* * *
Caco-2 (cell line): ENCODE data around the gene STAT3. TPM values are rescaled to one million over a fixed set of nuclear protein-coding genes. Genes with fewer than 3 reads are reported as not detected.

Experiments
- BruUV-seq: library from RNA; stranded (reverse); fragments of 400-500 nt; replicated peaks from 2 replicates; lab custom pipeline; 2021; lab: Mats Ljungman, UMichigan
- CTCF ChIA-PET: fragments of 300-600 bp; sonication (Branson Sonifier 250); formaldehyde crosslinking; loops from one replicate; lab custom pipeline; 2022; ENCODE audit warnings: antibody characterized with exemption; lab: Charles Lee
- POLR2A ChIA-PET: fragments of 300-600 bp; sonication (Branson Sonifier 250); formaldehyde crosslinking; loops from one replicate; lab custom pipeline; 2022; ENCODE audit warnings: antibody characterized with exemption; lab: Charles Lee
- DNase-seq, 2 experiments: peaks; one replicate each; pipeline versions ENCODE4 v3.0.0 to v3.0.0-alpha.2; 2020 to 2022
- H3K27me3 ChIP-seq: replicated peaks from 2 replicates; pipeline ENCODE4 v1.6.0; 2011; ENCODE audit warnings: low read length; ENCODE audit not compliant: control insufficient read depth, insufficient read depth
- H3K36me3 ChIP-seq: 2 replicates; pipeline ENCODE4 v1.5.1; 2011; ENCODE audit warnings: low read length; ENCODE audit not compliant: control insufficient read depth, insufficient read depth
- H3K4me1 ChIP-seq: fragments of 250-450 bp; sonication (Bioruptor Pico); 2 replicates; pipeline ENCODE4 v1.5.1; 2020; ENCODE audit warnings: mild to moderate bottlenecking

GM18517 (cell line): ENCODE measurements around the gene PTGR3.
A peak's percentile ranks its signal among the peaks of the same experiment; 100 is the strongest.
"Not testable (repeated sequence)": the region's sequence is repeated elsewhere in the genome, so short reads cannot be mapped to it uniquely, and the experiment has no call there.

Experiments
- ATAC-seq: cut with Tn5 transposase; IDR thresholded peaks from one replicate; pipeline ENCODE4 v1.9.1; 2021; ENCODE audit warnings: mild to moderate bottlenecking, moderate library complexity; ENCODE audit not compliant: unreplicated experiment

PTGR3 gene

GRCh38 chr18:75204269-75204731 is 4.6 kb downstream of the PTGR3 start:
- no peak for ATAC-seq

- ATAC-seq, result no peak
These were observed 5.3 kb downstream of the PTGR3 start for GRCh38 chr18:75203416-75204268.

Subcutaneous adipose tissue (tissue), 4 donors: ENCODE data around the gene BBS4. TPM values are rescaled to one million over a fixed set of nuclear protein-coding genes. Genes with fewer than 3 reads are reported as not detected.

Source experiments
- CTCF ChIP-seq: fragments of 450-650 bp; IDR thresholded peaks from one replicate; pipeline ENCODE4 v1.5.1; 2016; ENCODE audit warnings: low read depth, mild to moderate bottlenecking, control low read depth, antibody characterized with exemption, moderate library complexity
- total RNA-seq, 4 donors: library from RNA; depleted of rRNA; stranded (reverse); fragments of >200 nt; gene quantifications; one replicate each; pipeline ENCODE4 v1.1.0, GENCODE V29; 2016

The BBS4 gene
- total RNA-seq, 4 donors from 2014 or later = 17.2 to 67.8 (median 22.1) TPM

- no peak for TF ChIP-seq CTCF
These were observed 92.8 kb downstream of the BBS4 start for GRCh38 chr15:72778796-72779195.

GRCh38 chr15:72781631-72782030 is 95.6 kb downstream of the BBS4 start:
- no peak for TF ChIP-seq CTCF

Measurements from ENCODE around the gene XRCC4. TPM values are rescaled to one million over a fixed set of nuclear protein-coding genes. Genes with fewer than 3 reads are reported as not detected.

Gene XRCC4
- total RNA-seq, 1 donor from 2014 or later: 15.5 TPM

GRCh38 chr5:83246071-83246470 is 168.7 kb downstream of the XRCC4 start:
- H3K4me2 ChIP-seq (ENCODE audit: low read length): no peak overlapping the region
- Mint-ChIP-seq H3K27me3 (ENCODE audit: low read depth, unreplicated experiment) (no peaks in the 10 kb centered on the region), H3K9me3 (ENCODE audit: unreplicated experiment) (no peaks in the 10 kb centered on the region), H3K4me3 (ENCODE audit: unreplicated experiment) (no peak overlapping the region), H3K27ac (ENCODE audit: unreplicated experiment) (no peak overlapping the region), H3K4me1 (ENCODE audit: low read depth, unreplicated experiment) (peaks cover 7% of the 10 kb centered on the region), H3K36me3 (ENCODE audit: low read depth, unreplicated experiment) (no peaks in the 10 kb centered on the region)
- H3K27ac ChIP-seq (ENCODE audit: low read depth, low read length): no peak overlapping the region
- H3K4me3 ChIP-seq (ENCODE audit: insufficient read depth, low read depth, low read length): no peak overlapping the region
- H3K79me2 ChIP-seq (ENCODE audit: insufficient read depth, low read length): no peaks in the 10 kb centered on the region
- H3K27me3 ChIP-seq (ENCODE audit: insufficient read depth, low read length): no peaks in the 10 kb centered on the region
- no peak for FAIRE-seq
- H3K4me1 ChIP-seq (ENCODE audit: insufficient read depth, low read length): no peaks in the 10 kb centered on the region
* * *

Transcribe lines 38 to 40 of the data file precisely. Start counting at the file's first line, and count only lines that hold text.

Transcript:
- H3K79me2 ChIP-seq (ENCODE audit: insufficient read depth, low read length): no peaks in the 10 kb centered on the region
- H3K27me3 ChIP-seq (ENCODE audit: insufficient read depth, low read length): no peaks in the 10 kb centered on the region
- no peak for FAIRE-seq